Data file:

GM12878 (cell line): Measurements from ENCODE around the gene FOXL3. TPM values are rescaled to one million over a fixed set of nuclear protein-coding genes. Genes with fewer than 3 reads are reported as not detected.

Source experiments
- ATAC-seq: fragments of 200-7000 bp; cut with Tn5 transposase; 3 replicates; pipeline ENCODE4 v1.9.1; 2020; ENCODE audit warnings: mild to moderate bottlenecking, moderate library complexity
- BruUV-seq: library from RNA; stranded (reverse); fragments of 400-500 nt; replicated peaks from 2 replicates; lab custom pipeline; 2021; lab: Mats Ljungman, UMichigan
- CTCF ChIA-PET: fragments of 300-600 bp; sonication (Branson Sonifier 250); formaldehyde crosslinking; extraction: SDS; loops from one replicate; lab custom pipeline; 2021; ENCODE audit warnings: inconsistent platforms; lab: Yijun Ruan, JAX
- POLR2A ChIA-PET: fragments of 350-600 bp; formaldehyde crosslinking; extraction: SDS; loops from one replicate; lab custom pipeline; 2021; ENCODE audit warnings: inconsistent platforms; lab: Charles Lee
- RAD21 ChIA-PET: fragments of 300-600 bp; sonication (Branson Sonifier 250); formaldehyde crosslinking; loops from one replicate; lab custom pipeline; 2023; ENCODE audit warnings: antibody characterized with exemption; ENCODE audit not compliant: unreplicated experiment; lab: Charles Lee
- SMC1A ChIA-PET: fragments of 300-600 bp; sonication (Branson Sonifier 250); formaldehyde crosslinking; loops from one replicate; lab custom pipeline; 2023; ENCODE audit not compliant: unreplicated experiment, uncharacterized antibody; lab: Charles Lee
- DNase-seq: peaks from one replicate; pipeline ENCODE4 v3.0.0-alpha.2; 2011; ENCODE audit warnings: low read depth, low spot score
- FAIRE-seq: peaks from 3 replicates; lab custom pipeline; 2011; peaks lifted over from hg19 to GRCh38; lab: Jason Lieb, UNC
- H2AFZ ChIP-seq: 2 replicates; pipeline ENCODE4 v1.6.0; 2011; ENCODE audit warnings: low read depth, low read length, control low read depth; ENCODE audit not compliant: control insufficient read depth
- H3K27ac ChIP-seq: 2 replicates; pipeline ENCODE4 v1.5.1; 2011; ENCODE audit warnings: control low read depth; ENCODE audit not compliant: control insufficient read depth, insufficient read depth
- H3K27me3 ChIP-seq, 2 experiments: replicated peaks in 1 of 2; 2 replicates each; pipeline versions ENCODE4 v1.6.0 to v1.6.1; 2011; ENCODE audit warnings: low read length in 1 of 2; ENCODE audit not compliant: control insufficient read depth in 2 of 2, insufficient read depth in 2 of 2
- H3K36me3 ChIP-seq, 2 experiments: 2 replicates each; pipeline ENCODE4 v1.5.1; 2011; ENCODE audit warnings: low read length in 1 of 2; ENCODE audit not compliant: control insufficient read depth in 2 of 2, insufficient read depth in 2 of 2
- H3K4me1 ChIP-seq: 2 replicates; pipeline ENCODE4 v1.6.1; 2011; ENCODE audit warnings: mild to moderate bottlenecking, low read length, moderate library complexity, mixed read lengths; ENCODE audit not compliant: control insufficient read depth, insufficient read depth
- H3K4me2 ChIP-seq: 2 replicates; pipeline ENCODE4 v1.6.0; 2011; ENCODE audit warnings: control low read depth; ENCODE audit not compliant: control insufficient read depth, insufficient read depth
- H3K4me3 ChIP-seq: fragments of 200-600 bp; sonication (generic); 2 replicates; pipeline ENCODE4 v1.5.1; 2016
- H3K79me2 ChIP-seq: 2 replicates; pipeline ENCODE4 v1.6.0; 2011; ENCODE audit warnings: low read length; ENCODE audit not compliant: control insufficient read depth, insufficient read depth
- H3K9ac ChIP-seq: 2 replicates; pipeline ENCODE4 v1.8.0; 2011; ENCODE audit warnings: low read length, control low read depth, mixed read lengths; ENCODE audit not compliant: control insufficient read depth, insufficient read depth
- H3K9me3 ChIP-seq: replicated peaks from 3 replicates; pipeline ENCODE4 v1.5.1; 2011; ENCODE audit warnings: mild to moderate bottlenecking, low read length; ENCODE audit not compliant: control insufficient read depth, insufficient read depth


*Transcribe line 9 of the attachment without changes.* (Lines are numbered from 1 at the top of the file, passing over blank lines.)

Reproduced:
- DNase-seq: peaks from one replicate; pipeline ENCODE4 v3.0.0-alpha.2; 2011; ENCODE audit warnings: low read depth, low spot score